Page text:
T-SPLOST Revenues Lower Than Projected

T-SPLOST Revenues Lower Than Projected (Image 1)
T-SPLOST Revenues Lower Than Projected (Image 1)

transportation special purpose local option sales tax, or T-SPLOST, has been in
effect since January 1st. Voters may have approved the money, but
will it be enough to cover the costs when it comes to our roads?

Department of Transportation says that several T-SPLOST projects will begin
construction in the next 30 to 45 days. Over the
next ten years, the penny tax is projected to bring $841 million to the
region. However, as we found out… tax collections
are lower than projected.

For a little more than three
months, consumers in the CSRA have been paying an extra penny on the dollar for
the things they buy. The sales tax is supposed to fund several transportation
projects across the area. But the Department of Transportation says T-SPLOST
revenue is 20% lower than projected.

“I think there are a lot of
things that can be contributed to that. Such as the bad weather, such as the
people that really in business that did not register with the state in order to
collect that one cent, the extra penny… And by doing so, they have not
reported it,” says DOT District 12 Board Member Don Grantham.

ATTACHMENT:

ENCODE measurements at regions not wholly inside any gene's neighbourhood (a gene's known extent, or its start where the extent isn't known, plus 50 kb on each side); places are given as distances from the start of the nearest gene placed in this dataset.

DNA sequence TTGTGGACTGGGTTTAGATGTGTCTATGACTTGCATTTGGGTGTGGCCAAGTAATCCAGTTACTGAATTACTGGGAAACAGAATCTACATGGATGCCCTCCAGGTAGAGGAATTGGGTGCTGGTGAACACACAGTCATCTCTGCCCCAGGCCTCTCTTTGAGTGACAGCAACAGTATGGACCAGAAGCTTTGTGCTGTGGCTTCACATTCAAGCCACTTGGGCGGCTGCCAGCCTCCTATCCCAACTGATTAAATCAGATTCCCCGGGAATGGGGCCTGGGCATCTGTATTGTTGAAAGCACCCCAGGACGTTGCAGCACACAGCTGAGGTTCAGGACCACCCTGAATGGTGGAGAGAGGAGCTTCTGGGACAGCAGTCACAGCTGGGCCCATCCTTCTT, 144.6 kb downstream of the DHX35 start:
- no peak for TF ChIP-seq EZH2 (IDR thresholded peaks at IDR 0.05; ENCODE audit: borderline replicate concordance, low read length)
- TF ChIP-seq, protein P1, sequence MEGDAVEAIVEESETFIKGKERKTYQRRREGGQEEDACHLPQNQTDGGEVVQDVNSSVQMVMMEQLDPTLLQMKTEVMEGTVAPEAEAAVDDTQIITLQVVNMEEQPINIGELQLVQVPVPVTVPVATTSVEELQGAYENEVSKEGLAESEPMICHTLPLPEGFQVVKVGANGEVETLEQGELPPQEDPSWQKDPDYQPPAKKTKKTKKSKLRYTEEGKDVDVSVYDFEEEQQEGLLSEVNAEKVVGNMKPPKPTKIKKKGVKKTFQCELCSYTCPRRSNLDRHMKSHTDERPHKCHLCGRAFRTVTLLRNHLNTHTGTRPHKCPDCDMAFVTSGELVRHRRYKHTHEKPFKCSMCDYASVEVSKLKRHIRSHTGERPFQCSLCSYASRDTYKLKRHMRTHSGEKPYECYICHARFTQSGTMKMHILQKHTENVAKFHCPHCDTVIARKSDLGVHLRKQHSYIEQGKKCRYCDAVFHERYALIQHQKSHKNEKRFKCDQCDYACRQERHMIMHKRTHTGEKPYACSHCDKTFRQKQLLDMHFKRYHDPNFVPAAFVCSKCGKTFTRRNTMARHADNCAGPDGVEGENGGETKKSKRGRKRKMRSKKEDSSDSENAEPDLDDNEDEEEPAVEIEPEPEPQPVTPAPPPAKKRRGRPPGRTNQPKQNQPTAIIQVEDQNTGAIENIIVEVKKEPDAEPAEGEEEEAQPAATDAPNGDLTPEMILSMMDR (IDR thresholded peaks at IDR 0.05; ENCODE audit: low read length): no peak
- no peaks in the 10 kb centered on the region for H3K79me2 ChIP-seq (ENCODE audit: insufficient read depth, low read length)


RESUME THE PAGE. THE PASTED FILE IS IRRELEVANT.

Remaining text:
DOT Board Member Don Grantham
says the current data is through the month of February. He says DOT based their
projections on what the region normally collected on sales taxes.

T-SPLOST opponents feared
that revenue would be lower than projected. And with three phases of T-SPLOST
projects planned over the next ten years, they questioned what would happen to
those projects slated for phase three.

But Grantham says the law has a
backup plan built into in case the actual money collected is lower than

“You would scale down the
projects to a point where they are affordable. Just because they are in phase
three, does not say they will not be started or completed,” he says.

Grantham says that numbers are
also down for the other two regions that passed T-SPLOST, however, he says the
numbers don't concern him at this time.

“From the stand point that
we are only looking at two months. We're not into the spring, we're not into
the seasonal time of the year of spending, doing things of that nature,” he says.

says we could start seeing paving and other small roadway projects start very
soon. Sales
tax revenue seems to be down overall in the area. Augusta
officials say tax receipts were about 5% lower than February 2012.

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